#1
Hey guys.
So this has been bugging me for a while, because I really think I've found something really close to what is my voice, and it's the blues. I've been learning scales and improvising more than ever, and now I feel I should buy a new guitar to suit this playing style of mine.
Thing is, I already own am Ibanez Gio (I'm sorry, I don't remember the specific model number), and it doesn't sound like the guitar I need. I mean, I'm very comfortable with it, the neck is thin but quite smooth when playing arpeggios. But I'm just not into playing metal anymore.
I am new to blues, but I've been playing for quite a few years now. Do you think it's time for a guitar change? And if so, what?
#2
The only "bluesy" type guitar I've ever had was an Ibanez Artcore semi-hollow about a decade ago. Sounded awesome for that style imo. Also, you can't really go wrong with a Strat either. Tons of blues Strat players.
#3
Honestly, if you know what you're doing, you can play damn near anything ON damn near anything....but the "right" gear does give you an advantage playing one genre over another. That said, your amp- and to a certain degree, your pedal selection- is going to define your sound a lot more than your guitar will.

So...

What is your budget?
What kind of sound are you looking for?
What gear do you presently have?
Are you willing to buy used?
What general region do you live in? (Affects product availability and which stores we might recommend.)
Sturgeon's 2nd Law, a.k.a. Sturgeon's Revelation: “Ninety percent of everything is crap.”

Why, yes, I am a lawyer- thanks for asking!

Log off and play yer guitar!

Strap on, tune up, rock out!
#4
I use telecasters, strats, and les pauls for blues. They all work great. You just have to hone in what you like. I play the most on a 52RI tele, it just feels "right" for me. Play as many as you can and figure what is right for you.
WTLT 2014 GG&A

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Quote by andersondb7
youre just being a jerk man.



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#5
As was previously mentioned, Teles, Strats and LP's will all get you there but the amp will have the biggest impact. If you're serious about it, get a nice clean amp and an OD pedal and you'll be set.
#6
Albert King did all right on a Flying V.

Everyone is saying amps and effects make a bigger deal. This is true.
So what's in your rig?
Harmony: Stratocaster
Alvarez: F-200
Schecter: Omen 6
Fender: BXR-60
Dean: Metalman Z Bass (Betty)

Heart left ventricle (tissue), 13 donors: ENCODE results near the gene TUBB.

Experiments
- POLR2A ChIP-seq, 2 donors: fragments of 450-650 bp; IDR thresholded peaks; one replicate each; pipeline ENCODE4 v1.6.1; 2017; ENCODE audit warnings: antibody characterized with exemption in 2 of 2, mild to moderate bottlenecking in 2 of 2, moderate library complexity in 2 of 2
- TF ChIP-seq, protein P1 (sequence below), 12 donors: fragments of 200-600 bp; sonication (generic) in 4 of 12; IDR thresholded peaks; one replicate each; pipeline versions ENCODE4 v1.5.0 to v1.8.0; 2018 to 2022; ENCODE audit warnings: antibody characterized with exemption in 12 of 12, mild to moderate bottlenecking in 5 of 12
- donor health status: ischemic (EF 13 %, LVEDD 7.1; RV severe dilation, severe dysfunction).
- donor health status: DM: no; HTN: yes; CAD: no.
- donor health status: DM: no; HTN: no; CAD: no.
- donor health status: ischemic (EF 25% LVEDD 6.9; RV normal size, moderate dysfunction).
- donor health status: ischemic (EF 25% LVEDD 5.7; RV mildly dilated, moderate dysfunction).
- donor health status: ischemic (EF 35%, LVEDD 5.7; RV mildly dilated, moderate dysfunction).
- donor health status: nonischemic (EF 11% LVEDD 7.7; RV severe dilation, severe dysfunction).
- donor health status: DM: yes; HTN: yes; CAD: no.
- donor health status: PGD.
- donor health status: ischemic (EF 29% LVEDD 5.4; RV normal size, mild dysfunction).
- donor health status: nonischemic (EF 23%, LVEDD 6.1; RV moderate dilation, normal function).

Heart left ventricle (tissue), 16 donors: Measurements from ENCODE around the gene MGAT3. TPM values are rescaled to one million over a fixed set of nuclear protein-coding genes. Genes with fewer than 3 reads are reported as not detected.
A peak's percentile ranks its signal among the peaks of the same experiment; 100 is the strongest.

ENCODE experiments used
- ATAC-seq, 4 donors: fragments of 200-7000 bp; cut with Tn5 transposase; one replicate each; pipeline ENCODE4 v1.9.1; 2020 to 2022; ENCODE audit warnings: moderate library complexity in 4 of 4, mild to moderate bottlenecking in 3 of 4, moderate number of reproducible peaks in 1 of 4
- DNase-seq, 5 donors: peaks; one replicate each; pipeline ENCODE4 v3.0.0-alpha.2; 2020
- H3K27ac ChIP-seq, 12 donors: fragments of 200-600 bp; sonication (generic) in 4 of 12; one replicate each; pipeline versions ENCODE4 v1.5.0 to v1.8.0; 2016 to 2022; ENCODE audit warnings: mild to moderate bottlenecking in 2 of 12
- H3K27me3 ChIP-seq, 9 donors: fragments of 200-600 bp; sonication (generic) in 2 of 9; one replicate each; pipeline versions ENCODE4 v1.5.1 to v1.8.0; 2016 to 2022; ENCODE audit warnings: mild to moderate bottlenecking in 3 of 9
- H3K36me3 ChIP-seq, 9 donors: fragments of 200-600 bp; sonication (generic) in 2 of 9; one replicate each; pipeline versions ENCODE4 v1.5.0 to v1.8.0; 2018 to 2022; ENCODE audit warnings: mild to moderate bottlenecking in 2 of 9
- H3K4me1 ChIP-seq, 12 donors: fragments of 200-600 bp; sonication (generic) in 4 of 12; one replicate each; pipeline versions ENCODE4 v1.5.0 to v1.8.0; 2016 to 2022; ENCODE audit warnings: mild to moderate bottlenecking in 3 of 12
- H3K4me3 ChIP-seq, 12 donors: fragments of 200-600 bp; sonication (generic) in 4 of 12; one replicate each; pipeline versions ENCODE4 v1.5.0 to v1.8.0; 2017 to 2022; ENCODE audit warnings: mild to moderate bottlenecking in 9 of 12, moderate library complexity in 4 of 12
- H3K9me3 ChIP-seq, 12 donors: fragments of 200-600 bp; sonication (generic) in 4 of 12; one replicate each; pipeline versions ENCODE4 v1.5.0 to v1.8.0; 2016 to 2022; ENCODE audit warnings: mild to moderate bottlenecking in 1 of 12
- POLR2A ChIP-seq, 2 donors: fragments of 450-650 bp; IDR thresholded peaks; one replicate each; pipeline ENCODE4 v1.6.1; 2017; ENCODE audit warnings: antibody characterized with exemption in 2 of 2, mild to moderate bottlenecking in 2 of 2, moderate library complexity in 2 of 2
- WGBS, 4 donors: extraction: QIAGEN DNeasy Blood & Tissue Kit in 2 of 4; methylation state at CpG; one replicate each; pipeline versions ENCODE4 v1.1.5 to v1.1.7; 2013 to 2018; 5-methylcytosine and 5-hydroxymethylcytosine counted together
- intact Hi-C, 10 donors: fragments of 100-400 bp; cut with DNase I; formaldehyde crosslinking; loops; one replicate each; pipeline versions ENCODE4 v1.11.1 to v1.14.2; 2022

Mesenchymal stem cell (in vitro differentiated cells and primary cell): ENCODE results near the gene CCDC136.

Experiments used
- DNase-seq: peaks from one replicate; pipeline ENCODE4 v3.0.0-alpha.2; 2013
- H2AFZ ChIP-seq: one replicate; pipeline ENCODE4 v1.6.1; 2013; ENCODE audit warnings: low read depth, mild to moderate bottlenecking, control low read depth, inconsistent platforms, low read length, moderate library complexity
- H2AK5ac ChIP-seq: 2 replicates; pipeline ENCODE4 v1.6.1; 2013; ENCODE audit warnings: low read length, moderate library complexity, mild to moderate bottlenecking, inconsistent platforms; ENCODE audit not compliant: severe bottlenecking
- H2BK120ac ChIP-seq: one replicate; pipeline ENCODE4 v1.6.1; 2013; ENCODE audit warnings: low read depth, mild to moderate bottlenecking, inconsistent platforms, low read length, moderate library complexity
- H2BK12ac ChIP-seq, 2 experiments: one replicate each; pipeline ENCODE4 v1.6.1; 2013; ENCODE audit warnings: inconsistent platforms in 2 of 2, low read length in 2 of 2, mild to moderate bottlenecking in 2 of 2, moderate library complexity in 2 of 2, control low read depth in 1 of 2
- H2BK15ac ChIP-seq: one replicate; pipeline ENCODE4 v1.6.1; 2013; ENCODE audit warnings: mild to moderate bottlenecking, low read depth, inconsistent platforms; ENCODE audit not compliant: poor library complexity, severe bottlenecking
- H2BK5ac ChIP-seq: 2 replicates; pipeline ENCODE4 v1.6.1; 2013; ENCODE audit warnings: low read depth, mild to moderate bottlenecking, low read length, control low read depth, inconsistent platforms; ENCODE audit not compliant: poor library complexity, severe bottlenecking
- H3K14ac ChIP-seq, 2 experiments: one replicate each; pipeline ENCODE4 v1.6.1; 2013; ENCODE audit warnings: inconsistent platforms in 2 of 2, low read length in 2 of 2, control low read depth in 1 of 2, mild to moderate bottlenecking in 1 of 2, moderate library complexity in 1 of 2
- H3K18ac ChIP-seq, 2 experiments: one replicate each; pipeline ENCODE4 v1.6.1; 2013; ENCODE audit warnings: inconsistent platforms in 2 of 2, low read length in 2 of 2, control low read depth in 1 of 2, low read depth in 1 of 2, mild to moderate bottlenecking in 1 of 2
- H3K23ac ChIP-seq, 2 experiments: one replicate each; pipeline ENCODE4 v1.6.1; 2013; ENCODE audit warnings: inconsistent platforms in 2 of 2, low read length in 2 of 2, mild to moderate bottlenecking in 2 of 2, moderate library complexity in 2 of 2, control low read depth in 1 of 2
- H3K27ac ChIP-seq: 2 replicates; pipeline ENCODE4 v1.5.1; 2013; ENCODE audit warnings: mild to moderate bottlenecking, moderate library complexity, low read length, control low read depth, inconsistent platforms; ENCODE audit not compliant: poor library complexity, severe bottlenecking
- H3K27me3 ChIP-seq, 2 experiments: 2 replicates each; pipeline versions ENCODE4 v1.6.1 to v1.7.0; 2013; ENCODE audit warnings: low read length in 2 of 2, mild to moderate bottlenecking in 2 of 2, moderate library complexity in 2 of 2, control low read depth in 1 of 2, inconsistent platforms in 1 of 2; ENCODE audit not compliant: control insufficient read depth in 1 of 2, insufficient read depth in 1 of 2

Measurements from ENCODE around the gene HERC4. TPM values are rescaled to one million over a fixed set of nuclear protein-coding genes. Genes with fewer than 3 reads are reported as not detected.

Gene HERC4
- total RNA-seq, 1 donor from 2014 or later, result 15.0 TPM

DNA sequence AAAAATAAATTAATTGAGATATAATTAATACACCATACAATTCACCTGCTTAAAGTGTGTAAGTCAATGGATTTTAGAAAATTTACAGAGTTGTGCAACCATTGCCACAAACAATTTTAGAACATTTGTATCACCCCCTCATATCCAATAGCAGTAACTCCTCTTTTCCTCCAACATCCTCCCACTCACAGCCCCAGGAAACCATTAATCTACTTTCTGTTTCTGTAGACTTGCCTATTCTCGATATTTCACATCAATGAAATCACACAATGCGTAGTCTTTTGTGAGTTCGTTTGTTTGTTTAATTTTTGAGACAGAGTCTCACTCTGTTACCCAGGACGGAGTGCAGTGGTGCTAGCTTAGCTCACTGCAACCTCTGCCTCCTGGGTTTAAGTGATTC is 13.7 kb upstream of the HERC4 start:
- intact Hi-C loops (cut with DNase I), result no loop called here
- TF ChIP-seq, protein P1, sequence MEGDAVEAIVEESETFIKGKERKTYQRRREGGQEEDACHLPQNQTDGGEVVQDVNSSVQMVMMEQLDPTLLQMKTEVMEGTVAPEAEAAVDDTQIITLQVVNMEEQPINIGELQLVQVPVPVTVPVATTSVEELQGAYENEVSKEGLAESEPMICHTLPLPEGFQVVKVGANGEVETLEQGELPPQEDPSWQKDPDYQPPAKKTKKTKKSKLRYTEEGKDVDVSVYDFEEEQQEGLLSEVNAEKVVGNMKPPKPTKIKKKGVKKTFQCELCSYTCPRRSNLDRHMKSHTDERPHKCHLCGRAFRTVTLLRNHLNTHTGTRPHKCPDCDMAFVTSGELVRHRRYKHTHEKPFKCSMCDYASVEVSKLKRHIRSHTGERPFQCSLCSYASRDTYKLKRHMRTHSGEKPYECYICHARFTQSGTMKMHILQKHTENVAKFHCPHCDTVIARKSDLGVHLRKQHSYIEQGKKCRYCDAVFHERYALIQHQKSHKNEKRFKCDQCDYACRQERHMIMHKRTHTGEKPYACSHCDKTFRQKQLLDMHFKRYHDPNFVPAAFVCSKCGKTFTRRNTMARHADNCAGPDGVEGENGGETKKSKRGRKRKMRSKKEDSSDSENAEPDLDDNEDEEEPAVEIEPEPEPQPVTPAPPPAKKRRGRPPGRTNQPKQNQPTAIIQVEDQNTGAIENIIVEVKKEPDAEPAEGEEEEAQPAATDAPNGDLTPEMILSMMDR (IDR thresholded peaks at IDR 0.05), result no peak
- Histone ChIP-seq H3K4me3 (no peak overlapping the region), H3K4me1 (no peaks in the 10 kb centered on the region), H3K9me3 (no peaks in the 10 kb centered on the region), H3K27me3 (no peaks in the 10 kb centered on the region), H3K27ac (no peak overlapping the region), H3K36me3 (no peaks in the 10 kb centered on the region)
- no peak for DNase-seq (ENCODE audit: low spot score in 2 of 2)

Egnator: Tweaker 15
Pearl: Maximum
ESP/LTD: EXP-300
Custom: Harley Quinn Bass
Custom: TK-421 Explorer
A steadily growing supply of pedals
#7
I'd recommend listening to a few blues players or better watching some vids and decide what kind of blues sound you prefer.Humbuckers?Single coil?Semi hollow?
BB King and Buddy Guy etc sound very different.Best to have an idea so you don't regret your purchase.
#8
Honestly, you shouldn't think you need a new guitar just cause what you're playing isn't the norm that you see in the genre. Your guitar doesn't play the blues, you play the blues on your guitar. So if you can't play the blues then it doesn't matter what kind of guitar you have, you won't sound any closer with a '58 RI LP than with your Ibanez Gio. You said it's comfy already and you have no issues with it, so I would focus more on learning blues licks and practicing than worrying about your guitar being authentic for the music.


That being said, if you really want to go down that route, it depends on the tones you like. You'll find electric blues players play tons of different kinds of guitars. The more common ones would be semi-hollows like an ES-335, Les Pauls, Stratocasters and Telecasters.
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#9
Regarding guitars do you prefer single coils or humbuckers?

Amp makes a big difference. Do you like clean or dirty blues tones?
WTLT 2014 GG&A

Quote by andersondb7
alright "king of the guitar forum"


Quote by trashedlostfdup
nope i am "GOD of the guitar forum" i think that fits me better.


Quote by andersondb7
youre just being a jerk man.



****** NEW NEW NEW!
2017-07-07 2017-07-07 Update and a Chat On Noise Constraints *** NEW FRIDAY 7/7